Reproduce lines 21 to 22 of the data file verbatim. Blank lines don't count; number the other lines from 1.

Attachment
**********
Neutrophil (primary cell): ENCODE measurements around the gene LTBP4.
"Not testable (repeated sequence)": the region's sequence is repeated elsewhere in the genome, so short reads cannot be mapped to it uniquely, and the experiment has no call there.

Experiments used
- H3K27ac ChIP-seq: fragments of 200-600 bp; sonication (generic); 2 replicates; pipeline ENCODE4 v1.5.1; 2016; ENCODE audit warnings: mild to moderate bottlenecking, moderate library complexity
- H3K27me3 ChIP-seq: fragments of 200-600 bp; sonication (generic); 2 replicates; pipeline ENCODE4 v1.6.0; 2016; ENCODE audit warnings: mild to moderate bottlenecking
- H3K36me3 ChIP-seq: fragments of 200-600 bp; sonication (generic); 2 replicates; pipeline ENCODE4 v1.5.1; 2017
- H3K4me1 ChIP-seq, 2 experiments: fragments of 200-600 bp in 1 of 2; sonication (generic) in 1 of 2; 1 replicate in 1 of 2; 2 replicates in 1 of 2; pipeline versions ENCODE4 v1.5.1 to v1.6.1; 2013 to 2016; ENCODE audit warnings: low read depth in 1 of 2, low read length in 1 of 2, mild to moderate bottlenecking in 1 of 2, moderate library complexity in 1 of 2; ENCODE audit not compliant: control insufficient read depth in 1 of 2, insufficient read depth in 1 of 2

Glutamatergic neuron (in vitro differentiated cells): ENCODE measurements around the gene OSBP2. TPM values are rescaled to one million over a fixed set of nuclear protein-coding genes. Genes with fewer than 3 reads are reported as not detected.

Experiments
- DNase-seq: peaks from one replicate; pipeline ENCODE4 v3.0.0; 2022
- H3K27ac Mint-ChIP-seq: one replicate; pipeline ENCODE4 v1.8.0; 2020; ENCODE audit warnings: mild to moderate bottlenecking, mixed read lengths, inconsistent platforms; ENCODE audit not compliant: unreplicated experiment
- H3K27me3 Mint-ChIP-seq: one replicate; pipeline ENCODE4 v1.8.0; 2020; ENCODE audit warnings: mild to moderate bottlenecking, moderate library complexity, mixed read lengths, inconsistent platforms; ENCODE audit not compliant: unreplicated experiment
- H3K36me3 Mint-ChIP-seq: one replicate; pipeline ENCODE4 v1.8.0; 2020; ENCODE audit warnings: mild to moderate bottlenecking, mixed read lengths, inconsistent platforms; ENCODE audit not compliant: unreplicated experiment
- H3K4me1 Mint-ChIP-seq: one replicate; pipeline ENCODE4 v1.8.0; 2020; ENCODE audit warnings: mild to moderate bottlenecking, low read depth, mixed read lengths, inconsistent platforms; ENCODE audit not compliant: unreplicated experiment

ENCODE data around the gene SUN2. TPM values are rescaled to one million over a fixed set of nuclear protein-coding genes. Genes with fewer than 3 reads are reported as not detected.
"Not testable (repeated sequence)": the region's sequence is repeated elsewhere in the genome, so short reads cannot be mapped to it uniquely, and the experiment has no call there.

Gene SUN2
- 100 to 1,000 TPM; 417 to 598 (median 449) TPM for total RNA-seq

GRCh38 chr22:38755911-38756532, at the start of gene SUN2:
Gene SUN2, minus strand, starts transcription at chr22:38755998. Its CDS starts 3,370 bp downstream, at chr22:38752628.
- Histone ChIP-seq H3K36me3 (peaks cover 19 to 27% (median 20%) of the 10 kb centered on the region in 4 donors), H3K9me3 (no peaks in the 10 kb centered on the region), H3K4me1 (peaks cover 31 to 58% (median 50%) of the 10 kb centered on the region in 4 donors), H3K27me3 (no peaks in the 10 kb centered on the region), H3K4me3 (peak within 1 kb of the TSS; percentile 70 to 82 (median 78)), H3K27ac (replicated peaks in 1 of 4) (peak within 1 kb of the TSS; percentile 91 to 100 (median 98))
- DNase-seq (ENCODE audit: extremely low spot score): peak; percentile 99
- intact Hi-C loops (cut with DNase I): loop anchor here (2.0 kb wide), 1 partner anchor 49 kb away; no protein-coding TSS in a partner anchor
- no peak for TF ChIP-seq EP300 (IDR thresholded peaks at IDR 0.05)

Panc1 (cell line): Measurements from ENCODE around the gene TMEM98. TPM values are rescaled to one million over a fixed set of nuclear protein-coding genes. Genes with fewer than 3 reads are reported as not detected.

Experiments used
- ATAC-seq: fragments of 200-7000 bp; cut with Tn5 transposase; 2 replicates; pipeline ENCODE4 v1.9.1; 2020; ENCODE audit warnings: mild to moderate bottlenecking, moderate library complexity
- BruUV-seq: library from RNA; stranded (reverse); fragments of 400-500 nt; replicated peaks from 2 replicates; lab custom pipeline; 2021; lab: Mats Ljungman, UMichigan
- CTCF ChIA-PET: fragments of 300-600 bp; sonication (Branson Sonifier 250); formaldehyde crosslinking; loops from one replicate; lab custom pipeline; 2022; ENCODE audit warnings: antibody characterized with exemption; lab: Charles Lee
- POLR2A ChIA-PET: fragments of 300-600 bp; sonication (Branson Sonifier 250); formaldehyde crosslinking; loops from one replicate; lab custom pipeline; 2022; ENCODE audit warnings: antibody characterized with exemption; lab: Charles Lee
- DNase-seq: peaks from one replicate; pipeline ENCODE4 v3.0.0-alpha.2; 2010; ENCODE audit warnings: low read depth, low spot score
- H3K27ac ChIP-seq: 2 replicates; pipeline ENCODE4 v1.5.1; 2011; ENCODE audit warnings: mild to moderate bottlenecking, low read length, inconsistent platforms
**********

- Histone ChIP-seq H3K36me3 (peaks cover 19 to 27% (median 20%) of the 10 kb centered on the region in 4 donors), H3K9me3 (no peaks in the 10 kb centered on the region), H3K4me1 (peaks cover 31 to 58% (median 50%) of the 10 kb centered on the region in 4 donors), H3K27me3 (no peaks in the 10 kb centered on the region), H3K4me3 (peak within 1 kb of the TSS; percentile 70 to 82 (median 78)), H3K27ac (replicated peaks in 1 of 4) (peak within 1 kb of the TSS; percentile 91 to 100 (median 98))
- DNase-seq (ENCODE audit: extremely low spot score): peak; percentile 99